The adjustability of the card 6 enables use o1' 50 but a single card for different meridian positions and also for different seasons of the year.

I am aware that many changes may be made and numerous details of construction may be varied through a wide range Without departing 55 from the principles of this invention, and I, therefore, do not purpose limiting the patent granted hereon otherwise than necessitated by the prior art.

The invention is claimed as follows:

A pocket sun dial comprising a flat annular band having means whereby it is adapted to be suspended in a vertical plane with the plane thereof coincidental with the direction of the sun from 10 the abserver, said band having means defining a pinhole aperture therethrough at a xed point for the projection of sunlight therethrough to an opposed inner face of the band, a graduated strip movably seated on said opposed inner face, means to removably secure said strip to said band, said means comprising clips slidable on the outer face of said band and having inturned end portions to overlie marginal portions of said strip for guided movement of said strip.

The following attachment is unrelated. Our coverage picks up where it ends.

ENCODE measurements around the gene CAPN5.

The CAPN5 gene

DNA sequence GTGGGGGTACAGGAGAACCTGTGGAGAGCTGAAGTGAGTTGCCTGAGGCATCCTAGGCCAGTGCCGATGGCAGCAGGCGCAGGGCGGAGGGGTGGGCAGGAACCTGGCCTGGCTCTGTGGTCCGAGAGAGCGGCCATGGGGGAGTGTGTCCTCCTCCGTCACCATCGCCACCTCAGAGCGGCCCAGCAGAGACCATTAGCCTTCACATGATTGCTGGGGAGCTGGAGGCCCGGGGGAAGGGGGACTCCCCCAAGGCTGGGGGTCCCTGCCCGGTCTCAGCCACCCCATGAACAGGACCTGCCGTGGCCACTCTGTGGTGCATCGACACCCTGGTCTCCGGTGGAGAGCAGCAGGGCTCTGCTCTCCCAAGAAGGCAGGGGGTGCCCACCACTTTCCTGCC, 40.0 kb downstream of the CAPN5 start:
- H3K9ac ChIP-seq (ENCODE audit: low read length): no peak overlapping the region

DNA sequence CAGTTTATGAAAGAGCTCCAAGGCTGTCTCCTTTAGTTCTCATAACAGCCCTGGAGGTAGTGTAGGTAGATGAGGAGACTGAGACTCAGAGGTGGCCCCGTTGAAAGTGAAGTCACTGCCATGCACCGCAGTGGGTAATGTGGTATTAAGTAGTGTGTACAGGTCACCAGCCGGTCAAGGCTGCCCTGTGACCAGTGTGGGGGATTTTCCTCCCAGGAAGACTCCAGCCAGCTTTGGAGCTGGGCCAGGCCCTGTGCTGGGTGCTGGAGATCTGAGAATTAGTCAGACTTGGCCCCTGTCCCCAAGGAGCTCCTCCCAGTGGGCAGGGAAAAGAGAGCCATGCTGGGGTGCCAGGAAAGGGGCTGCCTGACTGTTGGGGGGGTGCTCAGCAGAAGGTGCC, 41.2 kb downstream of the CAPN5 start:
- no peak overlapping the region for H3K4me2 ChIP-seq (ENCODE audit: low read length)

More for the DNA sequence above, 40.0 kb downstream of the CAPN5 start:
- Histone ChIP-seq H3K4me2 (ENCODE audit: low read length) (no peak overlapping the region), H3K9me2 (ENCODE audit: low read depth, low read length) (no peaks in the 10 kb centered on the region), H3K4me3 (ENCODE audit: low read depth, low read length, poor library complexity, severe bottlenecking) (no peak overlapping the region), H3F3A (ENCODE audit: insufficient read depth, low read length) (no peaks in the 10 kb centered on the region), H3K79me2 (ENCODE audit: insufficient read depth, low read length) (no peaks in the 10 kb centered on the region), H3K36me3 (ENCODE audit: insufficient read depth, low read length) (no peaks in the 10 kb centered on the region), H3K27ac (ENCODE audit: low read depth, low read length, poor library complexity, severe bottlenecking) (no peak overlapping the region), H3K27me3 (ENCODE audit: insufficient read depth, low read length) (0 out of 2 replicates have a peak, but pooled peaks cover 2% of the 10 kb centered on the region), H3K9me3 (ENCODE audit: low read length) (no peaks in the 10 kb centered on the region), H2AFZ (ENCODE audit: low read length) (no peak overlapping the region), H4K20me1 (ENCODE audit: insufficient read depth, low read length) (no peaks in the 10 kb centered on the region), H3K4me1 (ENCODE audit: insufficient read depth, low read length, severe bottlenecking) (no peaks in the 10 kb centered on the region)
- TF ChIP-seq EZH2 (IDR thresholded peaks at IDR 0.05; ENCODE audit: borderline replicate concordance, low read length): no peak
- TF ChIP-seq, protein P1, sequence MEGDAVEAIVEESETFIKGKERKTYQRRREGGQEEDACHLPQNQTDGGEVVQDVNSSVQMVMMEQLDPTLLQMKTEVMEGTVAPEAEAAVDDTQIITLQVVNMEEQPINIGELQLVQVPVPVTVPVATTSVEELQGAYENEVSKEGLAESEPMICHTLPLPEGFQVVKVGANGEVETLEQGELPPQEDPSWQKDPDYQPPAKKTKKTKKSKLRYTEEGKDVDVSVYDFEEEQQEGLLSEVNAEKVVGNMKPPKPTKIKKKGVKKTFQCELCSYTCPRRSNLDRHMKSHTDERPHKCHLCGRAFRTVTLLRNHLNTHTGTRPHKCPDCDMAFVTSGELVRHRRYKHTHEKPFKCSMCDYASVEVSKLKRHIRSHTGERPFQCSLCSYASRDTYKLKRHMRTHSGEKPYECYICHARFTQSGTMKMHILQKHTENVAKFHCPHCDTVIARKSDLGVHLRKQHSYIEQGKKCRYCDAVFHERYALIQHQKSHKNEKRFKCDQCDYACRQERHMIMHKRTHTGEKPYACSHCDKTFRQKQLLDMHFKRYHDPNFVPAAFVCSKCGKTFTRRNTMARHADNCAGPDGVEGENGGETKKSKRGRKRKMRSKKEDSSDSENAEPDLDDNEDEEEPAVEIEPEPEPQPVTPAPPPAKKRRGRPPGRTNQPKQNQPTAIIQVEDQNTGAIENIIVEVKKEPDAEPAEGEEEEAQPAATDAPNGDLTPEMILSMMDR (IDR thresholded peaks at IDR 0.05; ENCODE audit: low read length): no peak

Referenced by
Citing PatentFiling datePublication dateApplicantTitle
US2668357 *Jun 29, 1951Feb 9, 1954Fred L WhippleMeter device
US2904889 *Jun 20, 1957Sep 22, 1959Burroughs CorpNavigational instrument
US4235222 *Oct 19, 1978Nov 25, 1980Istrate IonescuHeat-responsive alignment system and solar collection device
US4346521 *Jan 17, 1979Aug 31, 1982Luft Peter AModern sundial
US4956920 *May 5, 1988Sep 18, 1990Azimuth Ltd.Device for determining true bearing during daytime
US5181324 *Apr 27, 1990Jan 26, 1993Piet Hein A/SSundial
US7685722 *Aug 22, 2008Mar 30, 2010Spire Jr Garold DeanCompact celestial navigation device
U.S. Classification33/270, 968/415
International ClassificationG04B49/02, G04B49/00
Cooperative ClassificationG04B49/02
European ClassificationG04B49/02